As we fully expected, Sen. John  McCain (R-Ariz.) rejected out of hand revised resolution that would narrow presidential discretion and put a 60 day limit on military action, subject to a 30-day extension.

Forces of Syrian President Bashar al-Assad. (Rami Bleible/Reuters) Forces of Syrian President Bashar al-Assad. (Rami Bleible/Reuters)

He told reporters who asked if he’d support the language: “In its current form, I do not. . . There’s no reference to changing the momentum on the battlefield, there’s no reference to arming the Free Syrian Army.” McCain is right for multiple reasons, and without his backing, the resolution will get virtually no GOP support.

For starters, it is impossible to predict battlefield contingencies and to in advance limit our armed forces. This was President Obama’s mistake in Afghanistan in setting a deadline on the surge. It signals irresoluteness and a lack of seriousness. McCain and Sen. Lindsey Graham (R-S.C.) could not have been clearer yesterday: They cannot support a gesture and need a coherent policy to persuade members to vote yes; it seems the president wasn’t listening.

Moreover, this is precisely why the president doesn’t go to Congress to ask permission to do his job. There is one commander in chief. It is impossible to have 535 lawmakers coming up with caveats and rules of engagement.

To that point, this is un-Constitutional. As we’ve explored, the president has the power as commander in chief to wage war and, short of war, conduct more limited military action without congressional approval. The president himself said he doesn’t need Congress’s approval to act (but he’s looking for it anyway). The president might foolishly try to tie his hands, but he cannot under the Constitution delegate this power to Congress. Sorry, Mr. President, you have to decide how to do whatever it is you want to do.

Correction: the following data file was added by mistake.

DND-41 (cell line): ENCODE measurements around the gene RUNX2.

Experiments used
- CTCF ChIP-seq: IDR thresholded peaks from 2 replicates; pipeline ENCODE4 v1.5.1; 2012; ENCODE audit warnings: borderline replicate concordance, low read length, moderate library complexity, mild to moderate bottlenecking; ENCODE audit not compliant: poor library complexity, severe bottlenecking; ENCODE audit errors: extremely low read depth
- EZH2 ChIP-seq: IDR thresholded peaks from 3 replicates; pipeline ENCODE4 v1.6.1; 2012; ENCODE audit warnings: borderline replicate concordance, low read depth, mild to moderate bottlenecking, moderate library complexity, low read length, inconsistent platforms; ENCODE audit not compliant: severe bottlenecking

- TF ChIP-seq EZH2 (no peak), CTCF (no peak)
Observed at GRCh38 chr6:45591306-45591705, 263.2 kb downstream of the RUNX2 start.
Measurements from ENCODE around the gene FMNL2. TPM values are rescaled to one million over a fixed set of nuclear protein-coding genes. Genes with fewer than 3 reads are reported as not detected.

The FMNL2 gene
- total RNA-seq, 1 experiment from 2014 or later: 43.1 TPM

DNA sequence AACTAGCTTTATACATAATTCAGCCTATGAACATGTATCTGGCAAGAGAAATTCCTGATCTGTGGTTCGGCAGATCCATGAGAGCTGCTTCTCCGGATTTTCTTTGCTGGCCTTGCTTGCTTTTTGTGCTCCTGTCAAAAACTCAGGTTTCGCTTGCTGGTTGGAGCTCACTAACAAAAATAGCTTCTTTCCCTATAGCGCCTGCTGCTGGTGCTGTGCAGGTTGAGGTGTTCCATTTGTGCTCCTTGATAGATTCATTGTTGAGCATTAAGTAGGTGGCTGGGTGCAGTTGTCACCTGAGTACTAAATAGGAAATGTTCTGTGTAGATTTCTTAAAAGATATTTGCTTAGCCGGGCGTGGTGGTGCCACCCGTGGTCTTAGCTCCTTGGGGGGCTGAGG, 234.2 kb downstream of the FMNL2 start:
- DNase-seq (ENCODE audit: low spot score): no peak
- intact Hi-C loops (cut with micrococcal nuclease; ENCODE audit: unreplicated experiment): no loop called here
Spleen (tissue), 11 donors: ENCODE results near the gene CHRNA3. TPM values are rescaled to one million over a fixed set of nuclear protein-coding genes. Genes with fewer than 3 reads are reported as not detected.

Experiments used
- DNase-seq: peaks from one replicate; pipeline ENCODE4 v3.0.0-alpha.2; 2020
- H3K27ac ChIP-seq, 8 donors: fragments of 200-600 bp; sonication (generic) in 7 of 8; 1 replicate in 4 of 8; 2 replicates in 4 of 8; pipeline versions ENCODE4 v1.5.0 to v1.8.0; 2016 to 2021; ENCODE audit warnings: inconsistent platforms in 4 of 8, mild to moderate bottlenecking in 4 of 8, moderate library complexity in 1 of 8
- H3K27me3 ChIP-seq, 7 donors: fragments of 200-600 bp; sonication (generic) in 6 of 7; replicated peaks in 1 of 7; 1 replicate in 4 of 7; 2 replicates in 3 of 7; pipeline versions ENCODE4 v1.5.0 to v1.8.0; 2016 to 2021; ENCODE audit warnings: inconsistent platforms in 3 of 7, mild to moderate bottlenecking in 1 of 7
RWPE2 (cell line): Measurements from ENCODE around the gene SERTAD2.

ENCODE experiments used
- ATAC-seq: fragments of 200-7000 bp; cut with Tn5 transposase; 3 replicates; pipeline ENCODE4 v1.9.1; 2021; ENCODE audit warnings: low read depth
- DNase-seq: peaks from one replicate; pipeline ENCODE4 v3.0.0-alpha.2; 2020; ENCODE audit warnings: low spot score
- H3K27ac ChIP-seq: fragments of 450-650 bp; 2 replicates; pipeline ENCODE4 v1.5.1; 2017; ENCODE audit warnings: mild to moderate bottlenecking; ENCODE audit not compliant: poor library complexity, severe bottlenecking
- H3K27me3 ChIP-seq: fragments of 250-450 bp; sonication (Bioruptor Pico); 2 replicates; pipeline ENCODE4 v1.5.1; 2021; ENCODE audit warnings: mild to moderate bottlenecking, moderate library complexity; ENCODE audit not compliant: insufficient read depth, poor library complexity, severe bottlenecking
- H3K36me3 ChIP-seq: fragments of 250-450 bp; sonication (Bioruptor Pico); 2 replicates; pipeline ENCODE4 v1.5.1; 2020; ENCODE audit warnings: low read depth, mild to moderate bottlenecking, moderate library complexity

This gets to McCain’s final point: There is no express strategy yet from the White House. I don’t think a statement of our goals needs to or even should be in a resolution, but it certainly must come from the president. There is no getting around the need to spell out to all lawmakers and the American people what our strategy is in Syria.

It is the absence of such a strategy that is causing some conservatives to stick with a “no” position. A spokeswoman for Sen. John Cornyn (R-Tex.) told me, “If the vote were held today, Sen. Cornyn would vote no. What he is waiting to see is a credible plan from the Administration that will achieve our national security objectives. Specifically, a plan to keep chemical weapons out of the hands of terrorists.”

In an effort to satisfy nervous liberals and poll-conscious conservatives, the president will lose the mainstay of his support plus give fodder to anti-interventionists who say the strike is a useless gesture. That the president is still engaged in this small-bore maneuvering, rather than spelling out his overall strategy and leading the country, is a further example of how pathetic the administration has been.